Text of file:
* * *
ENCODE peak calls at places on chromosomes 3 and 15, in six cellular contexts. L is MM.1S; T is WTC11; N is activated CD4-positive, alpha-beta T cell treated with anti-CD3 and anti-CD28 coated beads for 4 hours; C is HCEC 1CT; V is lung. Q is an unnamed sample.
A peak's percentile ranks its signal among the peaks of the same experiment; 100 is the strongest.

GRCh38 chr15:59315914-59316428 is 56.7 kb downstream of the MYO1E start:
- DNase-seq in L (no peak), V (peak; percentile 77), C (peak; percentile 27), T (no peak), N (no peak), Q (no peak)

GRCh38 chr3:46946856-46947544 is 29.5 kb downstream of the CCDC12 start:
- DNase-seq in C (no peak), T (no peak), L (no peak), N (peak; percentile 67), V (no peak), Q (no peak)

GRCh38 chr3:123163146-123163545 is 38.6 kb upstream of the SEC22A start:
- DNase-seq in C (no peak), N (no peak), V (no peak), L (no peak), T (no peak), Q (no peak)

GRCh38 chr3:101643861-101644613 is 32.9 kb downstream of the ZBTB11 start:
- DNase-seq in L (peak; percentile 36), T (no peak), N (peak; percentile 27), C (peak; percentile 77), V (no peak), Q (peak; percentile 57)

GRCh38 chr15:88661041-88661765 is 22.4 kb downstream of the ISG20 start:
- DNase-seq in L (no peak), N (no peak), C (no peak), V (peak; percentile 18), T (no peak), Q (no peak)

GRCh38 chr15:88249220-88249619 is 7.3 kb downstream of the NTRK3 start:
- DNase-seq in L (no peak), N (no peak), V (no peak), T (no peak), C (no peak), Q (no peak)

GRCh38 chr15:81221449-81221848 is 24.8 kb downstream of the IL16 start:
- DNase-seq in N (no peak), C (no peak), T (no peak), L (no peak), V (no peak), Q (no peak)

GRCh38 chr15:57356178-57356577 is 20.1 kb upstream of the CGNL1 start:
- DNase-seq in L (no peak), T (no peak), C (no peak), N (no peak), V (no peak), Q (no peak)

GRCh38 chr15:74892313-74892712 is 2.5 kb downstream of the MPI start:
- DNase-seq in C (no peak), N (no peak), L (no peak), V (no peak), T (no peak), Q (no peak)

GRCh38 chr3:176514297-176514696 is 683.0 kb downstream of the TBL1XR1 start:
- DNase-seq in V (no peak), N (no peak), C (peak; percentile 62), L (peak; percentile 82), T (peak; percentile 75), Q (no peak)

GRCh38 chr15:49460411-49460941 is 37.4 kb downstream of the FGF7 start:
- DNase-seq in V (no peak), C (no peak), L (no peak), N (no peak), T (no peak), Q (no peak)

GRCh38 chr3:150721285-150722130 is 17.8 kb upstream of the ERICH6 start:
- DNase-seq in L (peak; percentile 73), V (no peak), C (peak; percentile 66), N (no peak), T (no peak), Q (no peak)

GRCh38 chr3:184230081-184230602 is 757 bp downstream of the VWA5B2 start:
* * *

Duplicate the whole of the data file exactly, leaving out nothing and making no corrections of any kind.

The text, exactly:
ENCODE peak calls at places on chromosomes 3 and 15, in six cellular contexts. L is MM.1S; T is WTC11; N is activated CD4-positive, alpha-beta T cell treated with anti-CD3 and anti-CD28 coated beads for 4 hours; C is HCEC 1CT; V is lung. Q is an unnamed sample.
A peak's percentile ranks its signal among the peaks of the same experiment; 100 is the strongest.

GRCh38 chr15:59315914-59316428 is 56.7 kb downstream of the MYO1E start:
- DNase-seq in L (no peak), V (peak; percentile 77), C (peak; percentile 27), T (no peak), N (no peak), Q (no peak)

GRCh38 chr3:46946856-46947544 is 29.5 kb downstream of the CCDC12 start:
- DNase-seq in C (no peak), T (no peak), L (no peak), N (peak; percentile 67), V (no peak), Q (no peak)

GRCh38 chr3:123163146-123163545 is 38.6 kb upstream of the SEC22A start:
- DNase-seq in C (no peak), N (no peak), V (no peak), L (no peak), T (no peak), Q (no peak)

GRCh38 chr3:101643861-101644613 is 32.9 kb downstream of the ZBTB11 start:
- DNase-seq in L (peak; percentile 36), T (no peak), N (peak; percentile 27), C (peak; percentile 77), V (no peak), Q (peak; percentile 57)

GRCh38 chr15:88661041-88661765 is 22.4 kb downstream of the ISG20 start:
- DNase-seq in L (no peak), N (no peak), C (no peak), V (peak; percentile 18), T (no peak), Q (no peak)

GRCh38 chr15:88249220-88249619 is 7.3 kb downstream of the NTRK3 start:
- DNase-seq in L (no peak), N (no peak), V (no peak), T (no peak), C (no peak), Q (no peak)

GRCh38 chr15:81221449-81221848 is 24.8 kb downstream of the IL16 start:
- DNase-seq in N (no peak), C (no peak), T (no peak), L (no peak), V (no peak), Q (no peak)

GRCh38 chr15:57356178-57356577 is 20.1 kb upstream of the CGNL1 start:
- DNase-seq in L (no peak), T (no peak), C (no peak), N (no peak), V (no peak), Q (no peak)

GRCh38 chr15:74892313-74892712 is 2.5 kb downstream of the MPI start:
- DNase-seq in C (no peak), N (no peak), L (no peak), V (no peak), T (no peak), Q (no peak)

GRCh38 chr3:176514297-176514696 is 683.0 kb downstream of the TBL1XR1 start:
- DNase-seq in V (no peak), N (no peak), C (peak; percentile 62), L (peak; percentile 82), T (peak; percentile 75), Q (no peak)

GRCh38 chr15:49460411-49460941 is 37.4 kb downstream of the FGF7 start:
- DNase-seq in V (no peak), C (no peak), L (no peak), N (no peak), T (no peak), Q (no peak)

GRCh38 chr3:150721285-150722130 is 17.8 kb upstream of the ERICH6 start:
- DNase-seq in L (peak; percentile 73), V (no peak), C (peak; percentile 66), N (no peak), T (no peak), Q (no peak)

GRCh38 chr3:184230081-184230602 is 757 bp downstream of the VWA5B2 start: